This data from UAH looks very similar to what Xnn is reporting. 2009 is about the same as 1998, as Xnn has quoted from the NCDC analysis; and, if you go on to look at September, the UAH data is showing 2009 pulling well away from 1998. You can select just 1998 and 2009 for plotting with the page you've cited, which makes the comparison easier.

This is a satellite measure, using microwave sounding. There are significant uncertainties associated with this data, and the differences between RSS and UAH products is all to do with how the raw data is processed. There are particular difficulties with calibrating and combining satellite data, and the uncertainties are generally a bit larger than what you can obtain with surface data.

The data on the page you have cited is from one satellite: NOAA-15, launched in May 1998. It appears to be from channel 4 of the AMSU-A unit (Ref: AMSU-A instrument guide at NASA). This should be primarily a surface temperature, but note that the instrument is simply looking at brightness at a particular frequency -- 52.8 GHz, with a bandwidth of 0.4 GHz.

I find it a bit curious that they are using a single channel in this way, but the references with the page are not easy to check. They appear to cite wikipedia for describing the AMSU units.

Note that comparisons between 1998 and 2009 with this satellite may include drift effects. There's a fair bit of work done by the researchers at UAH and RSS to identify and correct for these effects; but it requires using several satellites. So even though the microwave sounding data does appear to back up what Xnn is reporting from the NCDC surface analysis, I'd be cautious with this plot of the NOAA-15 satellite only.

Cheers
joelupchurch
joelupchurch is offline
#6
Sep18-09, 12:38 PM
P: 149
Quote Quote by sylas View Post
Can you clarify what you mean by "sample size of one"? I'm not sure what you mean by this. These data are timeseries, for which is what you use to try and find trends.
Cheers
I was referring to the original press release that started to the thread. I find it annoying when people say that month X is the Y hottest or coldest in our records and other people seem to think that proves or disproves something. As you say, the time series data is what is important. Monthly and even yearly results are just data points.
sylas
sylas is offline
#7
Sep18-09, 12:56 PM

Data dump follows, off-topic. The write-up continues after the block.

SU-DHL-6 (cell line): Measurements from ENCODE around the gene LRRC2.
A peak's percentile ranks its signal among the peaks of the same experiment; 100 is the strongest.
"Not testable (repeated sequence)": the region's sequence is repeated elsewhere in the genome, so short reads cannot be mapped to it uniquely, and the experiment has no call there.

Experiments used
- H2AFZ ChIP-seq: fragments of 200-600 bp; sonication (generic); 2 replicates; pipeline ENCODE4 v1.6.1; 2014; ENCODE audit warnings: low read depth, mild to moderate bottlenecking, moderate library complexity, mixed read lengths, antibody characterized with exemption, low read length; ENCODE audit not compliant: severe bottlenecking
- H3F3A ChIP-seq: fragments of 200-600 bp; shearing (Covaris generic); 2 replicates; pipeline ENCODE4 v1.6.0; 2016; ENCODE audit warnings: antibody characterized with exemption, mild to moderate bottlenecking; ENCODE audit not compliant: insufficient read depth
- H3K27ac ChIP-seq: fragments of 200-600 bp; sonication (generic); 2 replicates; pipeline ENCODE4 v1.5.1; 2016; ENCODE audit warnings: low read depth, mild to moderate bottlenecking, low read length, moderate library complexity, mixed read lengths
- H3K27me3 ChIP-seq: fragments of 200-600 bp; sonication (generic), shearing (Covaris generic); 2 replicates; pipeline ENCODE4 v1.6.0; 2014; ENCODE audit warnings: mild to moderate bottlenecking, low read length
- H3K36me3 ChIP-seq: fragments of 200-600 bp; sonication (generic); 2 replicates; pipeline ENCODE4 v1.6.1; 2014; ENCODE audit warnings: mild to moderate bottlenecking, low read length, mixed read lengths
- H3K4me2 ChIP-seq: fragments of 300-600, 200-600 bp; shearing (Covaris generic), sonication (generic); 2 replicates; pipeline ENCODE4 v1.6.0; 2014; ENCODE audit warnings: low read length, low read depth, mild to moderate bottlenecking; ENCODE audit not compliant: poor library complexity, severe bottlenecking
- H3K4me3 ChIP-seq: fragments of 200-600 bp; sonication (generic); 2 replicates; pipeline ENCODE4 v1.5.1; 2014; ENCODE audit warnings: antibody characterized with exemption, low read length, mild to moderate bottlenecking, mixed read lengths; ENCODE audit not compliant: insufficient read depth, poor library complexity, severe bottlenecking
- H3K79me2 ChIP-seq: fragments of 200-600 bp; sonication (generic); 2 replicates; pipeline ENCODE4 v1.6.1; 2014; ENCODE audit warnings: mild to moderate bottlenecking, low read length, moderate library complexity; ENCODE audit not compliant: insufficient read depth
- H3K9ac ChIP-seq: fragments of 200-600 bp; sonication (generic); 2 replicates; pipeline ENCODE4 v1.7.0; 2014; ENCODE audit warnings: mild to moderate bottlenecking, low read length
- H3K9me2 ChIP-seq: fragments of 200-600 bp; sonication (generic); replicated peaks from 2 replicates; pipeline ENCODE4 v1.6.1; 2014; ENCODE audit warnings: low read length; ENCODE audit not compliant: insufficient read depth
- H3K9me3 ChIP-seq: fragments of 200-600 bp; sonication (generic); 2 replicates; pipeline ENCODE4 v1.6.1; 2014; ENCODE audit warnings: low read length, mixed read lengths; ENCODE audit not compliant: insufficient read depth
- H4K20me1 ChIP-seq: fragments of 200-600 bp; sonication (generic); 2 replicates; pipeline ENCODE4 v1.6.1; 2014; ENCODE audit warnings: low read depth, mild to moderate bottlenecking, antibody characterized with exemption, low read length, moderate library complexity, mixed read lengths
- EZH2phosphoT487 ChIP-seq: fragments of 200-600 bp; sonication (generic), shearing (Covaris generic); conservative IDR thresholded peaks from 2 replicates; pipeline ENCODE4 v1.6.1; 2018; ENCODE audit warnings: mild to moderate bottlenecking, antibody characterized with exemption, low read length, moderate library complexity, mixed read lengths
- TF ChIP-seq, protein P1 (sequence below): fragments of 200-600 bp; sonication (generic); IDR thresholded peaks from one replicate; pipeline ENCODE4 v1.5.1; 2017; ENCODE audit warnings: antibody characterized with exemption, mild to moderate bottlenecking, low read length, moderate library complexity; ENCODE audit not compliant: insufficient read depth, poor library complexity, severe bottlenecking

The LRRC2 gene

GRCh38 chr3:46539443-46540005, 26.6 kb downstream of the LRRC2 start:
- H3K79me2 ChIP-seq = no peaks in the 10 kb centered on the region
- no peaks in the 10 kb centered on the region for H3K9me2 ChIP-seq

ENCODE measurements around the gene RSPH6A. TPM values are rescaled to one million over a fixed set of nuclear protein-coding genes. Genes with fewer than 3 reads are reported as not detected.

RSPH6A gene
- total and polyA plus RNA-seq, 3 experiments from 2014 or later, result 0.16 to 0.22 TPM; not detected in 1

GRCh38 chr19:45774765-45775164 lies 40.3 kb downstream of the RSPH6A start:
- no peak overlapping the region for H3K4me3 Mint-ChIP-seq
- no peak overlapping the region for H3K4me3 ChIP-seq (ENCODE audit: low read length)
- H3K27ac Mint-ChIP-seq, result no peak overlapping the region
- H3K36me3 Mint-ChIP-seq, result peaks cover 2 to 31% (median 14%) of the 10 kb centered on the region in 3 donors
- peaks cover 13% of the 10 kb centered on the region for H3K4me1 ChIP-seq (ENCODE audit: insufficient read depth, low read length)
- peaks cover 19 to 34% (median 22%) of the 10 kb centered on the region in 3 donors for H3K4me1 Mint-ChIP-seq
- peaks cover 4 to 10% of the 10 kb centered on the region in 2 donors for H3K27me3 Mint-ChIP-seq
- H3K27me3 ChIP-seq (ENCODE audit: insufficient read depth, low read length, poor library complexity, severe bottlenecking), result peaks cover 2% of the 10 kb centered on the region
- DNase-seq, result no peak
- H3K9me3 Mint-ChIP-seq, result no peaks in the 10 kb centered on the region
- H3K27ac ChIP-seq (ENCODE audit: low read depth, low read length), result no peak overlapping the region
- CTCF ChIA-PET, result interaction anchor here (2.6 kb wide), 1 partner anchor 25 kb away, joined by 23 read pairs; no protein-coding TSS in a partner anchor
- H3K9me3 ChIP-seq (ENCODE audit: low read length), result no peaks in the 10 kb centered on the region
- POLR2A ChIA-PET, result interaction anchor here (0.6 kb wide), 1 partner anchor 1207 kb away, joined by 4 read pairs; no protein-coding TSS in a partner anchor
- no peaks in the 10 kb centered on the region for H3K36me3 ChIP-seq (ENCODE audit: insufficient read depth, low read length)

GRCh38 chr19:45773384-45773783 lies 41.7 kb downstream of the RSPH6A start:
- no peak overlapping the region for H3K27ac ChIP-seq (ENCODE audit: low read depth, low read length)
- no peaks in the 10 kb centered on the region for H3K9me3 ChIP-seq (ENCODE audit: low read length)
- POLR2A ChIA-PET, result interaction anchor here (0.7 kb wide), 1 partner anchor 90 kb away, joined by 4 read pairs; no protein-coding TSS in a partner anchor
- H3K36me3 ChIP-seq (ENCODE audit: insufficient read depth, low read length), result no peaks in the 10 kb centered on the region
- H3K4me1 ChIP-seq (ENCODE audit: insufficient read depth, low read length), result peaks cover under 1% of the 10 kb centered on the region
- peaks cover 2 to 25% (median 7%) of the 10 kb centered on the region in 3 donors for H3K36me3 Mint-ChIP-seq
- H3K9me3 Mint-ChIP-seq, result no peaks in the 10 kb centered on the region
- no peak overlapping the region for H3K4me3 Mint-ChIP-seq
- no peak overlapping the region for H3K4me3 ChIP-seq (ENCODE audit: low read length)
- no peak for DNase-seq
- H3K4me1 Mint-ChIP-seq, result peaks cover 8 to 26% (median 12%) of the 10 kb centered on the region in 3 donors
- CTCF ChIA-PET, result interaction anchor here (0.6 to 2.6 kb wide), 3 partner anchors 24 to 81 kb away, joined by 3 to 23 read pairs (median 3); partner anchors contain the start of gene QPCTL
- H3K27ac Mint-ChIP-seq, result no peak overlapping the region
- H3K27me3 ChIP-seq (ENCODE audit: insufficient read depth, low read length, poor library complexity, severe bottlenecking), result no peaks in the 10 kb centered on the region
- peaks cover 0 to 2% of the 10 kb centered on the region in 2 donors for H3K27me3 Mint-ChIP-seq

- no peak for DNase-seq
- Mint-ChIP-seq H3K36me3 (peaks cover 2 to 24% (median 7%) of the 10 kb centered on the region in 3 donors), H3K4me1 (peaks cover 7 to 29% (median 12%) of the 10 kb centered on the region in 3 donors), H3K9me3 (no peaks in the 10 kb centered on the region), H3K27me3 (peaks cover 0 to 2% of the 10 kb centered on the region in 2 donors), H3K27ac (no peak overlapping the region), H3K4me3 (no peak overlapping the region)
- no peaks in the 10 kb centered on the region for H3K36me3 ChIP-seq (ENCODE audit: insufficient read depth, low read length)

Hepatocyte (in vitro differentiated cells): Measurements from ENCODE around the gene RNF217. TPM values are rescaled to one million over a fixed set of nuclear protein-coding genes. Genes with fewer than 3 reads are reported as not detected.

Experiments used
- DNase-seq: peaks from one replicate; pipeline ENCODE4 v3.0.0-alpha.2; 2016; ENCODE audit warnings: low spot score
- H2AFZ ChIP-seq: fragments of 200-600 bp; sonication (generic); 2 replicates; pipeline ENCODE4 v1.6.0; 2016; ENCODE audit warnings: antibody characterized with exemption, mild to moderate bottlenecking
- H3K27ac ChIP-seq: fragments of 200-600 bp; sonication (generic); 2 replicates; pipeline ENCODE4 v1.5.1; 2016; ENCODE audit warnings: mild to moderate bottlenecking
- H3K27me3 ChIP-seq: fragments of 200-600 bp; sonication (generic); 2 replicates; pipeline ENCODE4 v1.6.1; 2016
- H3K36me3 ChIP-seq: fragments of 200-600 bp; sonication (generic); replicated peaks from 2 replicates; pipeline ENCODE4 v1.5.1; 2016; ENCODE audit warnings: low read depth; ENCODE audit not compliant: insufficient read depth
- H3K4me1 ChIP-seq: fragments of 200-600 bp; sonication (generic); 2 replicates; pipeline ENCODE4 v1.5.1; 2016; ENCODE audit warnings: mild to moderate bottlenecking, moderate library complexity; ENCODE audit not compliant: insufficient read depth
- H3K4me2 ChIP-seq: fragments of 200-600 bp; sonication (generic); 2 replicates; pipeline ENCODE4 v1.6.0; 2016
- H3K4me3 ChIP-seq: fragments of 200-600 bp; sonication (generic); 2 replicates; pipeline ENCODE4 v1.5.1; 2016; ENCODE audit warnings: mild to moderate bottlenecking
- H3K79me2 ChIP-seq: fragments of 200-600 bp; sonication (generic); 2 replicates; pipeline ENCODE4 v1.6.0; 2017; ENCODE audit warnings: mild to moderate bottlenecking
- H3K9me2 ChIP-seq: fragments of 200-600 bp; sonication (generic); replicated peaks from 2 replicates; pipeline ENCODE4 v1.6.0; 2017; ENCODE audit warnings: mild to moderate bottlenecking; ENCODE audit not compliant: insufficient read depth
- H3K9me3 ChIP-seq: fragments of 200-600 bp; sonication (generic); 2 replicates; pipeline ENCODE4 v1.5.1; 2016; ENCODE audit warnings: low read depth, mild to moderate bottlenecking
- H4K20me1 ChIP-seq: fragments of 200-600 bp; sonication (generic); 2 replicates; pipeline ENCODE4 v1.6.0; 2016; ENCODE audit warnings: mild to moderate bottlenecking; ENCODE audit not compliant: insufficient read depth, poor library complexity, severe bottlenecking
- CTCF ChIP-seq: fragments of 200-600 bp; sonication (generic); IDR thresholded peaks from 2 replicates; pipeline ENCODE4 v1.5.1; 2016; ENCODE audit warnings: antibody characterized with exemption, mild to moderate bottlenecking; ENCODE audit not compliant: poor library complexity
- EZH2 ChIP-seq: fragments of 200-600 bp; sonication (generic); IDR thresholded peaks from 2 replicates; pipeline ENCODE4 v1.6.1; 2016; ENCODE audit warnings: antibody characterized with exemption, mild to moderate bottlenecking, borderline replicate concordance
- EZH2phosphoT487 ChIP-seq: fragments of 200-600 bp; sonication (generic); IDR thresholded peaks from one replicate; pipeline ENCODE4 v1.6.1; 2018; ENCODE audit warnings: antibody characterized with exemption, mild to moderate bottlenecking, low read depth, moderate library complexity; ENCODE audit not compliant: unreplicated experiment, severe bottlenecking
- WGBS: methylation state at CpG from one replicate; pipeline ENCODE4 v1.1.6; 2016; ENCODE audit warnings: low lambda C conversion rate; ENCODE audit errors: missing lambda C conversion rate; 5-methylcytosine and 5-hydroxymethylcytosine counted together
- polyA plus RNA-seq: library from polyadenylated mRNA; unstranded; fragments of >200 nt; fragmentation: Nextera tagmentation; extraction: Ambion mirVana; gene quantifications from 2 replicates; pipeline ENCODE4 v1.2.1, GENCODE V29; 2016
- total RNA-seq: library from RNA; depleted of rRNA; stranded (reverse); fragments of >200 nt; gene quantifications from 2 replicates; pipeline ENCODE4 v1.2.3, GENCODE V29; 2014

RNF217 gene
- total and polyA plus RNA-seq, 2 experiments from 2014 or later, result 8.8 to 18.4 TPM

Sci Advisor
sylas's Avatar
P: 1,750
Quote Quote by joelupchurch View Post
I was referring to the original press release that started to the thread. I find it annoying when people say that month X is the Y hottest or coldest in our records and other people seem to think that proves or disproves something. As you say, the time series data is what is important. Monthly and even yearly results are just data points.
OK, I understand what you mean... and I agree. A new warmest month, by itself, doesn't mean a whole lot; and I don't think anyone is drawing major conclusions from a single new high.

It is an expectation of conventional climate science that we are going to have new records for the global average temperatures showing up regularly over the next few decades, and probably beyond unless something unexpected happens. But that's really a secondary consequence of the longer term underlying trend; and we knew about the trend before this new warm month came along. What is perhaps more interesting... because it is harder to predict... is the shorter term ENSO cycle ... La Nina and El Nino. It seems we are moving into the next El Nino, and that this is projected to continue to mature. That's bad news here in Australia; we watch this cycle closely because it tends to bring drought.

Cheers -- sylas
joelupchurch
joelupchurch is offline
#8
Sep18-09, 07:18 PM
P: 149
Quote Quote by sylas View Post
What is perhaps more interesting... because it is harder to predict... is the shorter term ENSO cycle ... La Nina and El Nino. It seems we are moving into the next El Nino, and that this is projected to continue to mature. That's bad news here in Australia; we watch this cycle closely because it tends to bring drought.
Cheers -- sylas
Aren't you guys already in a drought?
sylas
sylas is offline
#9
Sep18-09, 07:48 PM
Sci Advisor
sylas's Avatar
P: 1,750
Quote Quote by joelupchurch View Post
Aren't you guys already in a drought?
Exactly. There was a bit of rain a while ago, but if it sets in again strongly we are in trouble.

There's a fair bit more background information at Drought, at Australian Bureau of Meteorology.